ESPE Abstracts (2022) 95 P1-150

Royal Marsden Hospital, Sutton, United Kingdom

Introduction: Paediatric intracranial germ cell tumours (IC-GCTs) are often accompanied by precocious or delayed puberty, either at diagnosis caused by tumour itself or during follow-up as consequence of treatments.

Aims: We examined the prevalence of pubertal dysfunctions in a cohort of paediatric patients with IC-GCTs at diagnosis and during follow-up.

Methods: We recorded clinical, radiological, histopathological, and hormonal data. Pubertal dysfunctions were diagnosed clinically and confirmed biochemically and classified as: 1) pseudo-precocious puberty (PPP) (gonadotrophin-independent); 2) central precocious puberty (CPP) (gonadotrophin-dependent); 3) hypogonadotrophic hypogonadism (HH).

Results: Twenty-five of 52 patients (56% males) with IC-GCT treated at Royal Marsden Hospital between January 1996 and December 2019 displayed a pubertal disorder (median follow-up 75.7 months, range 0.5-249.9 months). 68% had germinomas, 16% teratomas, 16% mixed GCT. IC-GCTs were suprasellar (64%), pineal (24%) or bifocal (12%). Patients underwent biopsy (72%), surgery (24%), chemotherapy (80%) and radiotherapy (100%). Low gonadotrophin levels were found in 20 cases (10 females, 10 males), along with clinical evidence of either arrested or delayed puberty, at a mean age of 17.5 years for males and 15.1 for females. This condition was already present before tumour diagnosis in 2 patients. One female patient with suprasellar germinoma manifested secondary amenorrhoea, probably due to hypothalamic dysfunction and concomitant polycystic ovarian syndrome; combined oral hormonal replacement therapy was started with benefit. PPP was evident in 3 patients at diagnosis: in one case it reverted spontaneously accordingly with tumour cure and concomitant reduction of HCG levels; one patient subsequently developed CPP and received therapy with an agonist analogue of gonadotropin-releasing hormone for 5 years; one more subject was initially treated with bicalutamide and anastrozole for 14 months and then with triptorelin after he developed CPP. Finally, one subject manifested CPP 3.7 months after the completion of oncologic therapies and received treatment with triptorelin. No cases of hypergonadotrophic hypogonadism due to chemotherapy-related gonadal toxicity were reported in our cohort.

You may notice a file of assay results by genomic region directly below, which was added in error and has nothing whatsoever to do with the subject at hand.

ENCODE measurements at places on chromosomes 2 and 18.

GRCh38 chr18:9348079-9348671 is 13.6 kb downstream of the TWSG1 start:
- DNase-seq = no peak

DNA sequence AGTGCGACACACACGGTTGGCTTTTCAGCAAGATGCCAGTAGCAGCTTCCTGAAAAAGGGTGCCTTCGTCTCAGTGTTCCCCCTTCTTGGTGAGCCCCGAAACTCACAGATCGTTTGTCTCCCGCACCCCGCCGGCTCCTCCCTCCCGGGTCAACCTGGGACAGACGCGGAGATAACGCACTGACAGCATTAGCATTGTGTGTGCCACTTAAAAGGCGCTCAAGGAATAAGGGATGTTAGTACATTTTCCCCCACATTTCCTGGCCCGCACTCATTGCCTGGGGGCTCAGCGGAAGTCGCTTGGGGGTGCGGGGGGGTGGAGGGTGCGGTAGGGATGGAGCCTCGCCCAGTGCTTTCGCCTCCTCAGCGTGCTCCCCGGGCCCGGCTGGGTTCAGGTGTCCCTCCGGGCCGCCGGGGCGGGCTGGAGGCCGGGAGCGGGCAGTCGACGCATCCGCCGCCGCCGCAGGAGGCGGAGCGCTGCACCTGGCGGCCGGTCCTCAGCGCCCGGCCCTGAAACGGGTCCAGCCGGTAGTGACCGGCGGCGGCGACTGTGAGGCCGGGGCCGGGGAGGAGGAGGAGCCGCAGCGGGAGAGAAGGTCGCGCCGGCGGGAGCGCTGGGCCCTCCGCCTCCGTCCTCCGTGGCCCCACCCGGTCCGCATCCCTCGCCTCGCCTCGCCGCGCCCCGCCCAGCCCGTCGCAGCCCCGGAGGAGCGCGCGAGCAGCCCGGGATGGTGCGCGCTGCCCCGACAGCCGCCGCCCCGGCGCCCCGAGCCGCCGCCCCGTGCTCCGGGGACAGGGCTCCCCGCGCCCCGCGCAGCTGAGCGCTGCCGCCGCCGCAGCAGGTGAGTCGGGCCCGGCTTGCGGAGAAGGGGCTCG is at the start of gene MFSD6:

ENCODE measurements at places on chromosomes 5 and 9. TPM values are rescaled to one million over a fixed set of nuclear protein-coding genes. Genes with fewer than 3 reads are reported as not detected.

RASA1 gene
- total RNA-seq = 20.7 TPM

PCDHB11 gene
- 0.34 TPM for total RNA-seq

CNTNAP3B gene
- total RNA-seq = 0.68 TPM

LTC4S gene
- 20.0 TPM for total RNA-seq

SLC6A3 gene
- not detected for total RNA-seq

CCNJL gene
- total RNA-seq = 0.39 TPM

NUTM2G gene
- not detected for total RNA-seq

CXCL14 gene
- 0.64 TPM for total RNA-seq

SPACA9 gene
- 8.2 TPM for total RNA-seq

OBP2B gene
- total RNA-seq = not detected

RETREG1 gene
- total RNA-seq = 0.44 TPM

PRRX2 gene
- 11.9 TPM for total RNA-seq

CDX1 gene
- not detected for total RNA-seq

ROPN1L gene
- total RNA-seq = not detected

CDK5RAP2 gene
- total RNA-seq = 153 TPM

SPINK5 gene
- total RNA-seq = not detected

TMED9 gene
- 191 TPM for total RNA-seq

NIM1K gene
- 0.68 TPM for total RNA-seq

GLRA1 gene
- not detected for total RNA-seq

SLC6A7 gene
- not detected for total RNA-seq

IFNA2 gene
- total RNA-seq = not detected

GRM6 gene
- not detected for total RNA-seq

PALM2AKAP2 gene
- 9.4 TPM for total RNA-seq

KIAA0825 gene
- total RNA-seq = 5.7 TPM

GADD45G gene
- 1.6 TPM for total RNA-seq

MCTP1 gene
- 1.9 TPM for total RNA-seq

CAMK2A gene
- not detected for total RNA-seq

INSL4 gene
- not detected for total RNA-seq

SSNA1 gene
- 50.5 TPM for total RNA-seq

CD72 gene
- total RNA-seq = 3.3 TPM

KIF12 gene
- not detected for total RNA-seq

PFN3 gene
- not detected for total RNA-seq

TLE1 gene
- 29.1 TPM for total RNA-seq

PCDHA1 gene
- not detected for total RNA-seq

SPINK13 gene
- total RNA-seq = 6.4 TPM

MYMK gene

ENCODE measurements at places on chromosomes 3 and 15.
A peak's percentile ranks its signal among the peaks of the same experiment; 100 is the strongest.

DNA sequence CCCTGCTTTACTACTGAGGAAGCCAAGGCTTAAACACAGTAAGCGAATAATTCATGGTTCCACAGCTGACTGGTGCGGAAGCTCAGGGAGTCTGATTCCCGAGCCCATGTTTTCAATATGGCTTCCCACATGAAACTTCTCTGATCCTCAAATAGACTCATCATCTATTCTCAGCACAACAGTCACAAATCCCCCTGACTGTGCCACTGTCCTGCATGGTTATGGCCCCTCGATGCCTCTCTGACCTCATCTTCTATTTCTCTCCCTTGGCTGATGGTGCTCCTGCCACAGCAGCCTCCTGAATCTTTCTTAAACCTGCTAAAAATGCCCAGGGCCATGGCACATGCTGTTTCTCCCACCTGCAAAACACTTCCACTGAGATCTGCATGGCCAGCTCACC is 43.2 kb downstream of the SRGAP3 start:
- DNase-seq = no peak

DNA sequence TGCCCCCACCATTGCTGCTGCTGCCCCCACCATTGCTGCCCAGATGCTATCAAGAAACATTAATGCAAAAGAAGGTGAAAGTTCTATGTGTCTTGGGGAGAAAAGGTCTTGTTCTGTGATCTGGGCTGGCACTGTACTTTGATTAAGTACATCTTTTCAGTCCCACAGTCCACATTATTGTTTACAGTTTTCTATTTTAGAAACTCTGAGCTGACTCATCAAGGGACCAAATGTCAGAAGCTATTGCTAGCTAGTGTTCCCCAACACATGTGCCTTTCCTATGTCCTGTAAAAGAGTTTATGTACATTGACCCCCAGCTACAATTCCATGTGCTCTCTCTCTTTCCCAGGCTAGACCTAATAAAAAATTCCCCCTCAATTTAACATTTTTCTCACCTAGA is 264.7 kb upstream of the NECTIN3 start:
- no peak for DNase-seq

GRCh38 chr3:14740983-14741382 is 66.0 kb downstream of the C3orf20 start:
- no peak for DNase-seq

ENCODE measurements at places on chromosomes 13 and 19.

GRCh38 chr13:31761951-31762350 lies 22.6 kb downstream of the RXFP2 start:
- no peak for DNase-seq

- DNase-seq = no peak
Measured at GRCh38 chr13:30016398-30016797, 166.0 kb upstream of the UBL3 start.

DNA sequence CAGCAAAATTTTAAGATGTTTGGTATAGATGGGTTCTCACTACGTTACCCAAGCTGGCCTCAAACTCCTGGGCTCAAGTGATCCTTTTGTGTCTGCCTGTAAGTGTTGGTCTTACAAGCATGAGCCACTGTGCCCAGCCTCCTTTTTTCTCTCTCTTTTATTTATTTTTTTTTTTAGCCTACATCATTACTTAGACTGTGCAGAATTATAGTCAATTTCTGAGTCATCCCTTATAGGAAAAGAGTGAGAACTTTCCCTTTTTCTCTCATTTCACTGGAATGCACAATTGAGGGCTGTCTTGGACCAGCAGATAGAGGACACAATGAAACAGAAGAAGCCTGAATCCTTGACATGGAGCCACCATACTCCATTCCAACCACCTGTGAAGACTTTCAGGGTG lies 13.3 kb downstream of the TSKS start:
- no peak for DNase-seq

Conclusion: Patients with IC-GCTs are at risk of pubertal dysfunctions, especially suprasellar germinomas. Associated pubertal disorders can be heterogeneous, from HCG-driven PPP to CPP or HH, and may change over time, therefore specialist follow-up is required.

Volume 95

60th Annual ESPE (ESPE 2022)

Rome, Italy
15 Sep 2022 - 17 Sep 2022

European Society for Paediatric Endocrinology 

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